The first job that ever taught me anything was at a bar by my house. My commute was a five-minute drive.
It was late one night, the end of a shift, and I was wrapping up the host booth. Not too far away, one of the bouncers was there eating.
He was a great guy, great at his job, rarely complained. From what I could gather, his life wasn’t easy, but that night he was eating like a king; the kitchen had cooked a steak by accident, so that was what he was getting for an end-of-shift meal.
We started chatting, and he told me that earlier, he had thought of how great a steak might be. This thought, he said, had been broadcast to the universe, and the universe had provided him with a steak, just like he wanted. He was convinced that this was the secret to getting rich, living life to the fullest, and being successful. He talked about it like a preacher talks God, or a barefoot runner talks about how running shoes ruin your joints.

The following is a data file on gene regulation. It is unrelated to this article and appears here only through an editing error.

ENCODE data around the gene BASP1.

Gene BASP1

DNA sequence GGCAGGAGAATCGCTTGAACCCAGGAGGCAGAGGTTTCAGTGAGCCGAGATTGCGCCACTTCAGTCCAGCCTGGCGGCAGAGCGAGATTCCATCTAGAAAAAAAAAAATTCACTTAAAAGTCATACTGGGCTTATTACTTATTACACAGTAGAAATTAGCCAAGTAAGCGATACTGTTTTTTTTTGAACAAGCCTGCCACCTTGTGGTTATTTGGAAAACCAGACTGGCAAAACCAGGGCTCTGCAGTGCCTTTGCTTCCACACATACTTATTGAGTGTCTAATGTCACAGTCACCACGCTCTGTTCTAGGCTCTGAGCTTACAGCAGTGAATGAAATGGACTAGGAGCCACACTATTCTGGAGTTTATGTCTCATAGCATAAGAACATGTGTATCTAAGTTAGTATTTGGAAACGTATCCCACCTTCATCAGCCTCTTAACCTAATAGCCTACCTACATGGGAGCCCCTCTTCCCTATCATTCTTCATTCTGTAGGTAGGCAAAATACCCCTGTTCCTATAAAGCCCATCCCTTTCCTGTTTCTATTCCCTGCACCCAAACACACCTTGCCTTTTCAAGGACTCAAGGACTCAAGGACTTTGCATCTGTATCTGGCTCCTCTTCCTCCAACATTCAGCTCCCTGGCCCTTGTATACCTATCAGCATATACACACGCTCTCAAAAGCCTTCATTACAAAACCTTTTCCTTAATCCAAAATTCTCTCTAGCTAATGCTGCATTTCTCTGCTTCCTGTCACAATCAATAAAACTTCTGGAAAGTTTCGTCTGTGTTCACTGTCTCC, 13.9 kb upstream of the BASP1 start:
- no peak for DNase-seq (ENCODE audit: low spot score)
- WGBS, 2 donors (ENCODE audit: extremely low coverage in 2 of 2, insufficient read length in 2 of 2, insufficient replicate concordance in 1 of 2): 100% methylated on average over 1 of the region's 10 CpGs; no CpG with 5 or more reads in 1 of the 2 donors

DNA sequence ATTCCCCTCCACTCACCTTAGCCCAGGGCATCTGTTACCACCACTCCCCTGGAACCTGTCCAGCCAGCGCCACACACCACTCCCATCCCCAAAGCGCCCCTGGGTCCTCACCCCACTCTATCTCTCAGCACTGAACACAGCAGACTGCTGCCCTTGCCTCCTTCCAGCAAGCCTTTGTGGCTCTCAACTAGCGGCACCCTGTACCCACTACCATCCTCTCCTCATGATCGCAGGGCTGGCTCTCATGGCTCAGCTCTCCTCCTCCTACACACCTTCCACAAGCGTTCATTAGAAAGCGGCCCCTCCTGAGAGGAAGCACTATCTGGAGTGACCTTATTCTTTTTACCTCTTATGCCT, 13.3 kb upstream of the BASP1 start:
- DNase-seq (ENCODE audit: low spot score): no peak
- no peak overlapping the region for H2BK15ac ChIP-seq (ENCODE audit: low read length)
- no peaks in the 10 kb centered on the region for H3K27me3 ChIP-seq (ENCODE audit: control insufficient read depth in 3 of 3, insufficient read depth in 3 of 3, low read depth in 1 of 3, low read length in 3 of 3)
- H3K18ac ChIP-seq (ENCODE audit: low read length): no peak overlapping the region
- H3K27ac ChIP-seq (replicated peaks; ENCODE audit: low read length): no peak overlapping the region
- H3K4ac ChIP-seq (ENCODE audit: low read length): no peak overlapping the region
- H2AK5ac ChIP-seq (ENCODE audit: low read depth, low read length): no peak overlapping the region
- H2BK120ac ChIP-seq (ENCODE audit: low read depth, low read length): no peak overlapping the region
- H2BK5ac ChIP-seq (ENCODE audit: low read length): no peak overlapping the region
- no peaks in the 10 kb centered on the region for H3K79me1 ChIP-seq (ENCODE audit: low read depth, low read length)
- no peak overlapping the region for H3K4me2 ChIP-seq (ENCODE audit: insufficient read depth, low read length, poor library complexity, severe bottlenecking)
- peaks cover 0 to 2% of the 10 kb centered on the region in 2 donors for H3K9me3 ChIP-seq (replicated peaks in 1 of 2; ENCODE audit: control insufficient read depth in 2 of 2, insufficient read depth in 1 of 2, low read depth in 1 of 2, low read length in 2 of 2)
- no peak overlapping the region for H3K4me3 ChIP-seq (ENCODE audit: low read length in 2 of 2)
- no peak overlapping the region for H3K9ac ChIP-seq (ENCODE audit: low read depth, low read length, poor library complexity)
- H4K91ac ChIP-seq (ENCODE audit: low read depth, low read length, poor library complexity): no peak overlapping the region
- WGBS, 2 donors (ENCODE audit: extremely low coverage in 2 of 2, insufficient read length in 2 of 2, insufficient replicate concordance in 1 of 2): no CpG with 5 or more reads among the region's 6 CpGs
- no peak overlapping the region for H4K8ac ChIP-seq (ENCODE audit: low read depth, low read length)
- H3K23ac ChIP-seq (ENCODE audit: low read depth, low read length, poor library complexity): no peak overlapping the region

I didn’t think much of this at the time, but looking back, this was my first encounter with a particular American belief system, one supersedes all our other beliefs, even the Christianity many of us believe to be the bedrock of our country.
It’s part of a faith I call the religion of the Vending Machine God.
The Vending Machine God has its own church. It has its own texts, doctrine, and clergy.
It’s a faith you’ve never heard of, but it’s everywhere.